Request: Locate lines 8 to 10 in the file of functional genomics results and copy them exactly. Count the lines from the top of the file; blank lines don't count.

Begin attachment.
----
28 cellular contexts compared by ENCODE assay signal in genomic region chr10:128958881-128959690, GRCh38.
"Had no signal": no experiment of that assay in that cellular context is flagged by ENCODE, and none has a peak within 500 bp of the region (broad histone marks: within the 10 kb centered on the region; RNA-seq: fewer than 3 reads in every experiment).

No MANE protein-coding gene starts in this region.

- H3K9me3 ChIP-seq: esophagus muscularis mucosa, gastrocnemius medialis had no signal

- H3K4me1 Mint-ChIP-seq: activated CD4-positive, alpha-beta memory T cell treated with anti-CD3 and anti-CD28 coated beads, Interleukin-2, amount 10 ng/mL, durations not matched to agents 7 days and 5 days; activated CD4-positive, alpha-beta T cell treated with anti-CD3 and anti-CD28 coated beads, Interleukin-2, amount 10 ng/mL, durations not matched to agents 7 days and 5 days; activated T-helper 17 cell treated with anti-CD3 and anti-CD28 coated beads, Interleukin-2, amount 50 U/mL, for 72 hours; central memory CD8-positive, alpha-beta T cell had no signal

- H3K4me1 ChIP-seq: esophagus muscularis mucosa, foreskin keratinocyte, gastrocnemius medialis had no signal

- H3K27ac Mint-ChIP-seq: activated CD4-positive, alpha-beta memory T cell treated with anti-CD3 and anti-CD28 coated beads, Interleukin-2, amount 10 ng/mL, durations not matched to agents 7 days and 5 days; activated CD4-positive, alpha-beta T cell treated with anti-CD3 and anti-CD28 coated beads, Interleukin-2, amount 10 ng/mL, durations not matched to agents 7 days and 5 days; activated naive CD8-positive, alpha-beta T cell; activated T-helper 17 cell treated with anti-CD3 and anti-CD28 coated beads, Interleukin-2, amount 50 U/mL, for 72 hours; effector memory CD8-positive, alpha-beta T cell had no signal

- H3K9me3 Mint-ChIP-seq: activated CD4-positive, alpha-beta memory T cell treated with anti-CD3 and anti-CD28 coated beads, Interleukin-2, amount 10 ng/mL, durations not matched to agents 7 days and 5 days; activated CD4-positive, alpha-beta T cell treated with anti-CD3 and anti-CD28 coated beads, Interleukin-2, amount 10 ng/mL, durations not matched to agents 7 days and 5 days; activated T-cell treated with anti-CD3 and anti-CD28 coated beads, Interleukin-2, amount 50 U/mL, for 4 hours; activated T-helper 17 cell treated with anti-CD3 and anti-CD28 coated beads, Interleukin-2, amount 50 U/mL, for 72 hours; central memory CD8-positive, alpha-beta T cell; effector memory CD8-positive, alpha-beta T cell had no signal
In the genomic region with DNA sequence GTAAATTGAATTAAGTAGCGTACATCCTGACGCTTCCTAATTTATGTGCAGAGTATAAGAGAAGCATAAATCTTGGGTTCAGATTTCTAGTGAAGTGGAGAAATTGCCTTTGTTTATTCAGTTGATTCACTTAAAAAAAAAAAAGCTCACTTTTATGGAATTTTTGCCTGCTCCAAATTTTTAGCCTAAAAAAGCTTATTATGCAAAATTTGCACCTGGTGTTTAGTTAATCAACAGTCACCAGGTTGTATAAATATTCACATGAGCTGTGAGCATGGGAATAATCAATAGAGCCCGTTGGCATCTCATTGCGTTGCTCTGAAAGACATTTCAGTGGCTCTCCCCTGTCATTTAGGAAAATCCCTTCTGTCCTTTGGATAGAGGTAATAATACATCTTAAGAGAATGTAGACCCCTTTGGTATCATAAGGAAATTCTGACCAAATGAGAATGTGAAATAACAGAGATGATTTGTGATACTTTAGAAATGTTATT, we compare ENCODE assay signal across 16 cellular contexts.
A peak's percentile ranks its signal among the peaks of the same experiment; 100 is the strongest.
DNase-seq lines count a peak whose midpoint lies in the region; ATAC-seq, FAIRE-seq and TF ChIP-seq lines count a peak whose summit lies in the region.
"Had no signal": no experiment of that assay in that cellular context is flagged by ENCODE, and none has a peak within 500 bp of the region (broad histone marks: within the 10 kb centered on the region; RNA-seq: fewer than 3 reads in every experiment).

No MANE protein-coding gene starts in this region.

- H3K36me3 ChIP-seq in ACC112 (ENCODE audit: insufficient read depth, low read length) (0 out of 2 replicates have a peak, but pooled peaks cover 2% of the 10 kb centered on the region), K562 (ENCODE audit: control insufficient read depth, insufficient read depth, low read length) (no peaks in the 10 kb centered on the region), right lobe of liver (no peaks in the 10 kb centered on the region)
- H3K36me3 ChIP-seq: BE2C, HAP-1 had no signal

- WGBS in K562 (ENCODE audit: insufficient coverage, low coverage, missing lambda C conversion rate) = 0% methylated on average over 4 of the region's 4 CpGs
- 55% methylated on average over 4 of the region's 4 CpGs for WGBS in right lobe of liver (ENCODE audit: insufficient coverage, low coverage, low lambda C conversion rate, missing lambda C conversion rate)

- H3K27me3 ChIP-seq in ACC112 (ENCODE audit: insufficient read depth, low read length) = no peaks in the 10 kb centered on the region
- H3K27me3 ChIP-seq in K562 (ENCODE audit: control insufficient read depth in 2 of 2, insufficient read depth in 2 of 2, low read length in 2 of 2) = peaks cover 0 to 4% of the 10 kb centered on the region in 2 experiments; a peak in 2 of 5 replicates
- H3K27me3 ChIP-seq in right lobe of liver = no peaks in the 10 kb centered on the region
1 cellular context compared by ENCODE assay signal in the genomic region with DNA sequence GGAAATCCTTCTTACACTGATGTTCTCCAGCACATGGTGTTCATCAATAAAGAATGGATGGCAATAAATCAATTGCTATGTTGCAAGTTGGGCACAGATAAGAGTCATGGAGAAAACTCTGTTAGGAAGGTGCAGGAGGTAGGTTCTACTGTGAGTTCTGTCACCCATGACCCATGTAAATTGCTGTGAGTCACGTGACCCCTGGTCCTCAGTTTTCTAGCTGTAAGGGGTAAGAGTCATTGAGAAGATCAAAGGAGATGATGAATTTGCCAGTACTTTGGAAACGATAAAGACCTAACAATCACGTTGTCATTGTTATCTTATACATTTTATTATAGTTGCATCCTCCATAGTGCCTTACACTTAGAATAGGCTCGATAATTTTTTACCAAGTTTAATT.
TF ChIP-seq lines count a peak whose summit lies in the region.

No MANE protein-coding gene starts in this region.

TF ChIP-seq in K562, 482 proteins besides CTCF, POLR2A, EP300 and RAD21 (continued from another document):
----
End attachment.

- H3K9me3 Mint-ChIP-seq: activated CD4-positive, alpha-beta memory T cell treated with anti-CD3 and anti-CD28 coated beads, Interleukin-2, amount 10 ng/mL, durations not matched to agents 7 days and 5 days; activated CD4-positive, alpha-beta T cell treated with anti-CD3 and anti-CD28 coated beads, Interleukin-2, amount 10 ng/mL, durations not matched to agents 7 days and 5 days; activated T-cell treated with anti-CD3 and anti-CD28 coated beads, Interleukin-2, amount 50 U/mL, for 4 hours; activated T-helper 17 cell treated with anti-CD3 and anti-CD28 coated beads, Interleukin-2, amount 50 U/mL, for 72 hours; central memory CD8-positive, alpha-beta T cell; effector memory CD8-positive, alpha-beta T cell had no signal
In the genomic region with DNA sequence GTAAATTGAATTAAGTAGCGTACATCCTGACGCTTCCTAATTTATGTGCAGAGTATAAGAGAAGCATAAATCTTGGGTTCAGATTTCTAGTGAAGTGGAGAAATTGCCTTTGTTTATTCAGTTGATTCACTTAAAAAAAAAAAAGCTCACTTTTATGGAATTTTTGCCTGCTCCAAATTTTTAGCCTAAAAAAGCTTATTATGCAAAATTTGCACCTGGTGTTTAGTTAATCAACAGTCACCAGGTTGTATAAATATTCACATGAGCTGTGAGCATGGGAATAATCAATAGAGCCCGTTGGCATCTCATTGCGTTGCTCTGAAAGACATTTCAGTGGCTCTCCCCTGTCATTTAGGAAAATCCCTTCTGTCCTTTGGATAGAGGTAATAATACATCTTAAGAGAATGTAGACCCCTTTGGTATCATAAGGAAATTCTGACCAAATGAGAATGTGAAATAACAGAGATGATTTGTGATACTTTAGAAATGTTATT, we compare ENCODE assay signal across 16 cellular contexts.
A peak's percentile ranks its signal among the peaks of the same experiment; 100 is the strongest.